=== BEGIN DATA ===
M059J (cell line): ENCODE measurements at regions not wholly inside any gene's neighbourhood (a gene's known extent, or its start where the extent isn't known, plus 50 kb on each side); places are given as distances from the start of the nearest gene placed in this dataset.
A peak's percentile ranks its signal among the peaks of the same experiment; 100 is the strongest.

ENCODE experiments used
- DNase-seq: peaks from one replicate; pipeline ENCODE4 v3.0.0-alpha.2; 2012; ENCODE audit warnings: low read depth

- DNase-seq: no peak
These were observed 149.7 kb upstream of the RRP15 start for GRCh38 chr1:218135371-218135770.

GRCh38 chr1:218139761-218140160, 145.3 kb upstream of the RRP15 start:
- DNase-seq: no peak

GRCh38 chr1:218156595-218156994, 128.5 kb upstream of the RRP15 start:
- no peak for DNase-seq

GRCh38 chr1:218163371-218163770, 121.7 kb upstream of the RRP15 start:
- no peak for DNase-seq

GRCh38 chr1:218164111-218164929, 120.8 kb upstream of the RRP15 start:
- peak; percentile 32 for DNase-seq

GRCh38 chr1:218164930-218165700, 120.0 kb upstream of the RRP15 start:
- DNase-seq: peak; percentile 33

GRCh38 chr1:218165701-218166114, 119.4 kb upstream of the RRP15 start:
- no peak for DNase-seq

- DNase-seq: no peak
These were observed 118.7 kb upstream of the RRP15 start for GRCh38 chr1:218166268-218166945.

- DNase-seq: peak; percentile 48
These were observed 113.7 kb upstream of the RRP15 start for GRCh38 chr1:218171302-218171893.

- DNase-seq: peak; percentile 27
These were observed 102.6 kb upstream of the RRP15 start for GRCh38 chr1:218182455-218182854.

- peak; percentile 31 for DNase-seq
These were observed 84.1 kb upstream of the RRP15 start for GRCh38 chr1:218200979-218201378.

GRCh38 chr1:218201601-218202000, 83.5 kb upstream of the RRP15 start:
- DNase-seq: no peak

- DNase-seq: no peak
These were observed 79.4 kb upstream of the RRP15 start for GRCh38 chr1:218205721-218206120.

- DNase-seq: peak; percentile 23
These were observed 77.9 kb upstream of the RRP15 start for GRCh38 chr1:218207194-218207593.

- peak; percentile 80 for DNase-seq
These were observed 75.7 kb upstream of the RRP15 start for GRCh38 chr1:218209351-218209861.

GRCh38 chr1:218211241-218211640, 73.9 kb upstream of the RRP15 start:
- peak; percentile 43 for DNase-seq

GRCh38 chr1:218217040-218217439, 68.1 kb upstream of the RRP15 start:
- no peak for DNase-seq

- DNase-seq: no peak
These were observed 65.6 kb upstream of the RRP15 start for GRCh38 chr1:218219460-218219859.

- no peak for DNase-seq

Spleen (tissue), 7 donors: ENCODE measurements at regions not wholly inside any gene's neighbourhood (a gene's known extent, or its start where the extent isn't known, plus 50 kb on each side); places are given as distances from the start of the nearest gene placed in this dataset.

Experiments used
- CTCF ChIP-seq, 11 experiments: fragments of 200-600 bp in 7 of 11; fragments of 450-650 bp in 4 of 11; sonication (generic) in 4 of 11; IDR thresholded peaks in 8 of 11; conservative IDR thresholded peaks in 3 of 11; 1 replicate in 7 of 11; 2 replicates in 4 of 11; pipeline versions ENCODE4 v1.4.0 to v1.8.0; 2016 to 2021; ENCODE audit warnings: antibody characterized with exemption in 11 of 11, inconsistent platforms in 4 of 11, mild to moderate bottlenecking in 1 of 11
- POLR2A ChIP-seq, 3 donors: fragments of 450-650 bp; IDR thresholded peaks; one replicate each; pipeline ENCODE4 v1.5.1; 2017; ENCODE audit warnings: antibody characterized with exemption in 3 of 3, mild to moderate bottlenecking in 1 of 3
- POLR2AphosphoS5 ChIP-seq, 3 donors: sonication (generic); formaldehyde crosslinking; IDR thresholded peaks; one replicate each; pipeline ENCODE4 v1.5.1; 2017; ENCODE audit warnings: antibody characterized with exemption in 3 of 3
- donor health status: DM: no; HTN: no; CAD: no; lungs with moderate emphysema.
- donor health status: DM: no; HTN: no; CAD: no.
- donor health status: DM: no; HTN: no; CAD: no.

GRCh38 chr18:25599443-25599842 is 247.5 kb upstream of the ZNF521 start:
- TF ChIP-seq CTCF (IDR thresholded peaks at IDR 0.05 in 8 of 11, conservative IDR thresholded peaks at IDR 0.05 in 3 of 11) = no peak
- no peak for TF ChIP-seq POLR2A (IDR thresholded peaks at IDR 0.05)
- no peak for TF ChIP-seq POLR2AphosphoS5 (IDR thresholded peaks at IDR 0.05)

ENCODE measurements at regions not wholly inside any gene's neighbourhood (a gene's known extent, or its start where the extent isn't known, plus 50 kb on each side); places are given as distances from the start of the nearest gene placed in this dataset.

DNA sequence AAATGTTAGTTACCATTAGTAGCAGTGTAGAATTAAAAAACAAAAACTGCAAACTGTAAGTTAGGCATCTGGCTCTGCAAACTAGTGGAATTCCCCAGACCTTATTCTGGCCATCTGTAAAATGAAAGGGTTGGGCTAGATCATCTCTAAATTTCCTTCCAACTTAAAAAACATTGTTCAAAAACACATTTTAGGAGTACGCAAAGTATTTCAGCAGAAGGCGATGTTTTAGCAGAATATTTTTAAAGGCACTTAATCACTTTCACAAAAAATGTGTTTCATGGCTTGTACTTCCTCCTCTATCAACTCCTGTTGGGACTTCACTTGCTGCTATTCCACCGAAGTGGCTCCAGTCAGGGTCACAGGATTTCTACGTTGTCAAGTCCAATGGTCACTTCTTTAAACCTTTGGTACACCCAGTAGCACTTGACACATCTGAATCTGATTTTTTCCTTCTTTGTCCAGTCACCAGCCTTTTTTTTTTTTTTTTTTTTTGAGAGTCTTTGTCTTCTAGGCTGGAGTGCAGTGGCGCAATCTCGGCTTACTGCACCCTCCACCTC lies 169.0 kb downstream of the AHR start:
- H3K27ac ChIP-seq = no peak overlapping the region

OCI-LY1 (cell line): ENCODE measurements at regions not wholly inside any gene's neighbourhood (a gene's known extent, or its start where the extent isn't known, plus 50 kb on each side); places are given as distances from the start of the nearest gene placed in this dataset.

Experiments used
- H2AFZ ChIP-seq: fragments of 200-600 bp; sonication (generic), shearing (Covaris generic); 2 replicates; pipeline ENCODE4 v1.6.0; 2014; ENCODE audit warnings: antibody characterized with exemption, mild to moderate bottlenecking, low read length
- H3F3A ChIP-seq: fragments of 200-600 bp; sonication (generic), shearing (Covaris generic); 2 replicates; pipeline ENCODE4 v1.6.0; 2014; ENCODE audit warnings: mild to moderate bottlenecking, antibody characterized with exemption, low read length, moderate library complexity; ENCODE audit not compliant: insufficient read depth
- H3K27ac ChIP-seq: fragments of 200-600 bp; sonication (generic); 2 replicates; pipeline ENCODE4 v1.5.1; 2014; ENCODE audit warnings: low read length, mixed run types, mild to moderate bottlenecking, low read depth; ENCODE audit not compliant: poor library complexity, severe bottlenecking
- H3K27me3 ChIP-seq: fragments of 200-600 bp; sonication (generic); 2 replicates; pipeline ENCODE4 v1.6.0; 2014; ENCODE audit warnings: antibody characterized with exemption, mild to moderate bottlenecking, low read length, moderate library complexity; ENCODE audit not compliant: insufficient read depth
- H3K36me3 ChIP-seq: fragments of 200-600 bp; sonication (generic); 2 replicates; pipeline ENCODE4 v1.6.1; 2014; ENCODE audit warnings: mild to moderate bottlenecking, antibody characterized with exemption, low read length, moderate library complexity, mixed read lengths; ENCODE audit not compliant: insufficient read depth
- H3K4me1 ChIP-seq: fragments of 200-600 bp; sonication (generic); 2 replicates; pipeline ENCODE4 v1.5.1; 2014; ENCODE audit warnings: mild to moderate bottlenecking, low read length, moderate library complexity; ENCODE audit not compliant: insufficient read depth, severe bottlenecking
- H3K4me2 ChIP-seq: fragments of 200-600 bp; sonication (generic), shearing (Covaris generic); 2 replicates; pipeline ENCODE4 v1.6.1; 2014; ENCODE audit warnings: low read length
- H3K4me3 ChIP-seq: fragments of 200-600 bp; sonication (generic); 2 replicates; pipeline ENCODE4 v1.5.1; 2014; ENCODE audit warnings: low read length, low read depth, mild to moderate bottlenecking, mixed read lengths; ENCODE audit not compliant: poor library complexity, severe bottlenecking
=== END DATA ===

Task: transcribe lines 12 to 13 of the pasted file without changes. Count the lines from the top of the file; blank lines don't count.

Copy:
- no peak for DNase-seq

GRCh38 chr1:218164111-218164929, 120.8 kb upstream of the RRP15 start: